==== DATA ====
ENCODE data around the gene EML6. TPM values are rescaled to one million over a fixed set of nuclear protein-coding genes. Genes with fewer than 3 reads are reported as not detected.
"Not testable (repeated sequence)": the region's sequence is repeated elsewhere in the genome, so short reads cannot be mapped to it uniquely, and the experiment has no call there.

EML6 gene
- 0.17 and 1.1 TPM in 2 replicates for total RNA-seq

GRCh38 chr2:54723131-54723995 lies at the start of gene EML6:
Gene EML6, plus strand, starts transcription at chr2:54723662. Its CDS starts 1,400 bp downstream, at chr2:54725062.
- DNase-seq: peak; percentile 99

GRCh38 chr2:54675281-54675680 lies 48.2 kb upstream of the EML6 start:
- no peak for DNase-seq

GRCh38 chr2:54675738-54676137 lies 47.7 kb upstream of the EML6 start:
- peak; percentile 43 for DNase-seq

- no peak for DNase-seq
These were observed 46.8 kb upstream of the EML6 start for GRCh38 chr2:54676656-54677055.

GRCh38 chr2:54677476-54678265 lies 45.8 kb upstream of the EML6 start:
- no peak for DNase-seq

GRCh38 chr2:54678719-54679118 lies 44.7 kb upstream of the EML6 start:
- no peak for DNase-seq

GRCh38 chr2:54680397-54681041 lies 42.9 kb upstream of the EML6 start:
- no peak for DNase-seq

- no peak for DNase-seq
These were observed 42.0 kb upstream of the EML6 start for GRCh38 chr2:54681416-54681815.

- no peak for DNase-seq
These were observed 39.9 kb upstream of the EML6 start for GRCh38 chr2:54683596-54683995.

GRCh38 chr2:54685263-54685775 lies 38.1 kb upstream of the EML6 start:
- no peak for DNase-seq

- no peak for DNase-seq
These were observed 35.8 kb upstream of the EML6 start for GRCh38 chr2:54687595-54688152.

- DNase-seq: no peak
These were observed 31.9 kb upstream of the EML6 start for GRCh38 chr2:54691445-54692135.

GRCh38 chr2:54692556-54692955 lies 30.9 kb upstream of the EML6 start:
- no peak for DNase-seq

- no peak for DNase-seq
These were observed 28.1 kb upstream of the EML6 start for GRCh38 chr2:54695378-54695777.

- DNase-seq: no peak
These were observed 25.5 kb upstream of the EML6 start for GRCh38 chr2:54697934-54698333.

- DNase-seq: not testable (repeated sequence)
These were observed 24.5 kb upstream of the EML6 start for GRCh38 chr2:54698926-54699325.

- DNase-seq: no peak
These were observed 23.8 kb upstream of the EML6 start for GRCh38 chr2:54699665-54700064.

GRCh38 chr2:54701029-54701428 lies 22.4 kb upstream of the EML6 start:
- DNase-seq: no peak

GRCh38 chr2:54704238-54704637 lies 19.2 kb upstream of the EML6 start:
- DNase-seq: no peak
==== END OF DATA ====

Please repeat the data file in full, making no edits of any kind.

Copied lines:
ENCODE data around the gene EML6. TPM values are rescaled to one million over a fixed set of nuclear protein-coding genes. Genes with fewer than 3 reads are reported as not detected.
"Not testable (repeated sequence)": the region's sequence is repeated elsewhere in the genome, so short reads cannot be mapped to it uniquely, and the experiment has no call there.

EML6 gene
- 0.17 and 1.1 TPM in 2 replicates for total RNA-seq

GRCh38 chr2:54723131-54723995 lies at the start of gene EML6:
Gene EML6, plus strand, starts transcription at chr2:54723662. Its CDS starts 1,400 bp downstream, at chr2:54725062.
- DNase-seq: peak; percentile 99

GRCh38 chr2:54675281-54675680 lies 48.2 kb upstream of the EML6 start:
- no peak for DNase-seq

GRCh38 chr2:54675738-54676137 lies 47.7 kb upstream of the EML6 start:
- peak; percentile 43 for DNase-seq

- no peak for DNase-seq
These were observed 46.8 kb upstream of the EML6 start for GRCh38 chr2:54676656-54677055.

GRCh38 chr2:54677476-54678265 lies 45.8 kb upstream of the EML6 start:
- no peak for DNase-seq

GRCh38 chr2:54678719-54679118 lies 44.7 kb upstream of the EML6 start:
- no peak for DNase-seq

GRCh38 chr2:54680397-54681041 lies 42.9 kb upstream of the EML6 start:
- no peak for DNase-seq

- no peak for DNase-seq
These were observed 42.0 kb upstream of the EML6 start for GRCh38 chr2:54681416-54681815.

- no peak for DNase-seq
These were observed 39.9 kb upstream of the EML6 start for GRCh38 chr2:54683596-54683995.

GRCh38 chr2:54685263-54685775 lies 38.1 kb upstream of the EML6 start:
- no peak for DNase-seq

- no peak for DNase-seq
These were observed 35.8 kb upstream of the EML6 start for GRCh38 chr2:54687595-54688152.

- DNase-seq: no peak
These were observed 31.9 kb upstream of the EML6 start for GRCh38 chr2:54691445-54692135.

GRCh38 chr2:54692556-54692955 lies 30.9 kb upstream of the EML6 start:
- no peak for DNase-seq

- no peak for DNase-seq
These were observed 28.1 kb upstream of the EML6 start for GRCh38 chr2:54695378-54695777.

- DNase-seq: no peak
These were observed 25.5 kb upstream of the EML6 start for GRCh38 chr2:54697934-54698333.

- DNase-seq: not testable (repeated sequence)
These were observed 24.5 kb upstream of the EML6 start for GRCh38 chr2:54698926-54699325.

- DNase-seq: no peak
These were observed 23.8 kb upstream of the EML6 start for GRCh38 chr2:54699665-54700064.

GRCh38 chr2:54701029-54701428 lies 22.4 kb upstream of the EML6 start:
- DNase-seq: no peak

GRCh38 chr2:54704238-54704637 lies 19.2 kb upstream of the EML6 start:
- DNase-seq: no peak